President Obama today announced a plan to close Guantanamo Bay, the seven-year culmination of the promise he made during the 2008 election.

There are still 91 detainees in custody at the facility, which was opened in 2002.

The president announced the four-part plan during a televised address from the Roosevelt Room on Tuesday morning, calling on Congress to approve the measure, which was first proposed by the Pentagon.

Under the proposal, eligible detainees would be transferred to one of 13 prisons in the United States, the exact location of which remains to be determined. According to CNN, a federal supermax prison in Florence, Colorado; a military prison in Leavenworth, Kansas; and the Naval Consolidated Brig in Charleston, South Carolina are all on the table as potential sites after Pentagon officials developed prototype plans to convert them into federal detention facilities.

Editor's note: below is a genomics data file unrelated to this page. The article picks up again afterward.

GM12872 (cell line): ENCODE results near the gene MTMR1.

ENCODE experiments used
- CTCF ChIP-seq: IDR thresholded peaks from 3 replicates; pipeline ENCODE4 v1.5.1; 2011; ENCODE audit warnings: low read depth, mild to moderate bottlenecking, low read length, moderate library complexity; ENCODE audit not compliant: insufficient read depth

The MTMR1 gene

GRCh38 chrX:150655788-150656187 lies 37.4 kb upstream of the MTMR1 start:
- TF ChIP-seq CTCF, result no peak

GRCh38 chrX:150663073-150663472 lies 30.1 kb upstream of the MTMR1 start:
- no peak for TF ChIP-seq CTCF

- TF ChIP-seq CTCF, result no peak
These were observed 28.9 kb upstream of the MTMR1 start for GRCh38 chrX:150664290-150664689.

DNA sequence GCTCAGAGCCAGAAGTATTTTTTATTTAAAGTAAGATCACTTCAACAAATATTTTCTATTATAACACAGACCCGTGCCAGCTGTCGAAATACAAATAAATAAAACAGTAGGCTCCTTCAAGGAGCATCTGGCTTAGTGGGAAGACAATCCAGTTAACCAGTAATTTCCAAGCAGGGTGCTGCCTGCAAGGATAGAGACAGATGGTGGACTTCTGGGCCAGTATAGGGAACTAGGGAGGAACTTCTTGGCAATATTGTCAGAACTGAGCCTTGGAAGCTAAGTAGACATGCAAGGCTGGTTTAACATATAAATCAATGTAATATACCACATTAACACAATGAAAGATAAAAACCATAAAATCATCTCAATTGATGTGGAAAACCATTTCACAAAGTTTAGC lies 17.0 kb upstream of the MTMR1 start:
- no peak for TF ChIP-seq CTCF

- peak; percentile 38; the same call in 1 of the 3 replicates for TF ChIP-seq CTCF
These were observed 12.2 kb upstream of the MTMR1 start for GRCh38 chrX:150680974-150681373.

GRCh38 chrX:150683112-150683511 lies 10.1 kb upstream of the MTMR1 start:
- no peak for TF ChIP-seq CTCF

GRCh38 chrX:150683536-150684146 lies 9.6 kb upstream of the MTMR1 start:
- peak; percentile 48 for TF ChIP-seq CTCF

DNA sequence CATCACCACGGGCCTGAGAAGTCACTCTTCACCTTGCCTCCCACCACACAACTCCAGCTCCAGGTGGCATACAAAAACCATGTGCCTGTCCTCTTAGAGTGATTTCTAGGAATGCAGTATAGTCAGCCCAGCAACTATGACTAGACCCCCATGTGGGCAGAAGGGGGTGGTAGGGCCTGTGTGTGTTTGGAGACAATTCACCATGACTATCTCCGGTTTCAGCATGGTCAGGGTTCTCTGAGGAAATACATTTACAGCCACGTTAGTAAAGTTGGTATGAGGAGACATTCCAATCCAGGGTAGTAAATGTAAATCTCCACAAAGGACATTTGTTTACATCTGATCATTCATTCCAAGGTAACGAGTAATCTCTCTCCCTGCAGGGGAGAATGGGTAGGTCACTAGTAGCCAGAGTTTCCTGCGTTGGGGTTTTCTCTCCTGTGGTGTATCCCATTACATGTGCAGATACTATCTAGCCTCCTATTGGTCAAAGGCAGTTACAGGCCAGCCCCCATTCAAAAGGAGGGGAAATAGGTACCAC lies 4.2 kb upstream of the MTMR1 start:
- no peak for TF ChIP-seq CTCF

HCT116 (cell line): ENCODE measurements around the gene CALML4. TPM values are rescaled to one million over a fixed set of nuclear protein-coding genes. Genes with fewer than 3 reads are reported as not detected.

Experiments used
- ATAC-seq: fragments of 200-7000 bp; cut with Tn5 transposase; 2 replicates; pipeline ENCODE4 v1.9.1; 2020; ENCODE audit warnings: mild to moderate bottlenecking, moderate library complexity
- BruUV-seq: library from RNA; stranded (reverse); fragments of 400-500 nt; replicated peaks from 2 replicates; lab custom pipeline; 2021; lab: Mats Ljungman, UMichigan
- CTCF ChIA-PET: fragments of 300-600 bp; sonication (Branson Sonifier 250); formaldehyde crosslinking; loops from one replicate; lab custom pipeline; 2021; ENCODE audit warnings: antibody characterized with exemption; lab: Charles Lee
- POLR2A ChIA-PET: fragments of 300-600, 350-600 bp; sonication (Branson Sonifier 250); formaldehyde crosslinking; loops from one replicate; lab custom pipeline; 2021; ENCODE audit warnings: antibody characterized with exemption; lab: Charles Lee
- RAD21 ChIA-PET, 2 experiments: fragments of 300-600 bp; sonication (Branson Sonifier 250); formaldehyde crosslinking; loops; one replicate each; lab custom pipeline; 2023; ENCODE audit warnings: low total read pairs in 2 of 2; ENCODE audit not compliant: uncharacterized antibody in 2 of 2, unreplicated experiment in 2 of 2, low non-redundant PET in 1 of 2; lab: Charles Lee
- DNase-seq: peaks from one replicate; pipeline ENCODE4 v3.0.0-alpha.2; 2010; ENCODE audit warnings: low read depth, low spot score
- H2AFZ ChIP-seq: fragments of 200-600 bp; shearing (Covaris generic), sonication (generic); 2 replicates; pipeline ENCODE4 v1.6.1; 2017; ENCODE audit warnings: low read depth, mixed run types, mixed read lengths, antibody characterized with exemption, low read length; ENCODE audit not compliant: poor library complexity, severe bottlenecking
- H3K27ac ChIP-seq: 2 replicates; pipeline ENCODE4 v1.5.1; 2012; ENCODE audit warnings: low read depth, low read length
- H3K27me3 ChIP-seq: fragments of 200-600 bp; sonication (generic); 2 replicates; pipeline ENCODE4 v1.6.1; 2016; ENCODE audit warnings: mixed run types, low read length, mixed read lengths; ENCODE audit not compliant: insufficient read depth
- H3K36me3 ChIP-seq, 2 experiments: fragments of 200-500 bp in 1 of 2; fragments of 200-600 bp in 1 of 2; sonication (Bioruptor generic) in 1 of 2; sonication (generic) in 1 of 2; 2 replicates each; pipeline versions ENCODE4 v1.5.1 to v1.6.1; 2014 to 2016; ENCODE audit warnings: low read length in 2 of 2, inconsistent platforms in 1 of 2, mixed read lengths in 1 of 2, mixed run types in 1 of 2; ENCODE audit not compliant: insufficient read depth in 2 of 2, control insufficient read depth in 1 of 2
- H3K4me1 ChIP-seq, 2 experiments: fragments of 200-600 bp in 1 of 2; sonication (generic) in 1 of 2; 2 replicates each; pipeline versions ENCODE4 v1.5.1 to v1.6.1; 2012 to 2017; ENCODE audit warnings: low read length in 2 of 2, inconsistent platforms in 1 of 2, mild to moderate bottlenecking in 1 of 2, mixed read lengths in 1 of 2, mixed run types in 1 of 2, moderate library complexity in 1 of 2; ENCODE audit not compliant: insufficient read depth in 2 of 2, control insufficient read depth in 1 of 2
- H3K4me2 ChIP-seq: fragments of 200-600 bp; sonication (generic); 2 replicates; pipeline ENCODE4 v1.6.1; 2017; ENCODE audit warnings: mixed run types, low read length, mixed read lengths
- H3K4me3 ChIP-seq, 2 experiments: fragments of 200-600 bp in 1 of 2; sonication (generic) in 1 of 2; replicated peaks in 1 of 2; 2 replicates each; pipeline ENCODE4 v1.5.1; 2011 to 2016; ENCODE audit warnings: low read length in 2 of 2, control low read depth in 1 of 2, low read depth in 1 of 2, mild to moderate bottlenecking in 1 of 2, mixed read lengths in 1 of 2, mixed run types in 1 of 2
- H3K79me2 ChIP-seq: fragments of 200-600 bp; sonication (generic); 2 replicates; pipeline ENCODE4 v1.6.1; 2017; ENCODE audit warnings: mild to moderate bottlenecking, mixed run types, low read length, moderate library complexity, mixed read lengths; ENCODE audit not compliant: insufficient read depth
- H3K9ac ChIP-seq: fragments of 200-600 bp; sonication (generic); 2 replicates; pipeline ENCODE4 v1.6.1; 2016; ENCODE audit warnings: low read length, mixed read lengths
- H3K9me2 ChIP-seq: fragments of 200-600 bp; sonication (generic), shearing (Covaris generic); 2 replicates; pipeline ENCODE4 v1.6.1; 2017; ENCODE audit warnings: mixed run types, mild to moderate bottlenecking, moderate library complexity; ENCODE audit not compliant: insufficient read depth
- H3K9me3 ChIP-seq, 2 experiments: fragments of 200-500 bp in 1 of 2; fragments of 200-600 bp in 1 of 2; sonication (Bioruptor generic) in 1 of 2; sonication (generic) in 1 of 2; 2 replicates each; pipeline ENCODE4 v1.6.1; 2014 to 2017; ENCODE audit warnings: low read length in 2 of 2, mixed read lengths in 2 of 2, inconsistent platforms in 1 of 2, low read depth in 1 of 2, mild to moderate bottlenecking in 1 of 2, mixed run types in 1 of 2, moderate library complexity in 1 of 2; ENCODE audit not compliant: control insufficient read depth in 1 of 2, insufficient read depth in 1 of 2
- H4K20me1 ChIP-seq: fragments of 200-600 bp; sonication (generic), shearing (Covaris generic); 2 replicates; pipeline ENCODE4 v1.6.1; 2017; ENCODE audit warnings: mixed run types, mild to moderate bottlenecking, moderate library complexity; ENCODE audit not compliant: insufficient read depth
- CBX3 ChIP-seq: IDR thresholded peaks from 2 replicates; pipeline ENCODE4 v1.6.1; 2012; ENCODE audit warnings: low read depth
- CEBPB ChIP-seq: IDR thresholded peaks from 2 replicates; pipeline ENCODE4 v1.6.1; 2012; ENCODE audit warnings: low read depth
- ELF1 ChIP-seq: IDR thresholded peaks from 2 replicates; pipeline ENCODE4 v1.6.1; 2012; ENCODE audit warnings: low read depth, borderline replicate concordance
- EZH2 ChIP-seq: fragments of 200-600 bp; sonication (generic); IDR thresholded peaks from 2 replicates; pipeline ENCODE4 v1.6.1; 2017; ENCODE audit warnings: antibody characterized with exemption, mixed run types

Renovations on a new site are expected to cost as much as $475 million, but the plan is ultimately expected to save the U.S. somewhere between $65 and $85 million a year in operating costs.

And that’s if the Republicans even allow the measure to pass—according to CNN, conservative lawmakers required language on at least two recent bills barring the transfer of Guantanamo detainees to the U.S. Even so, the White House has not, according to reports, ruled out unilateral action.

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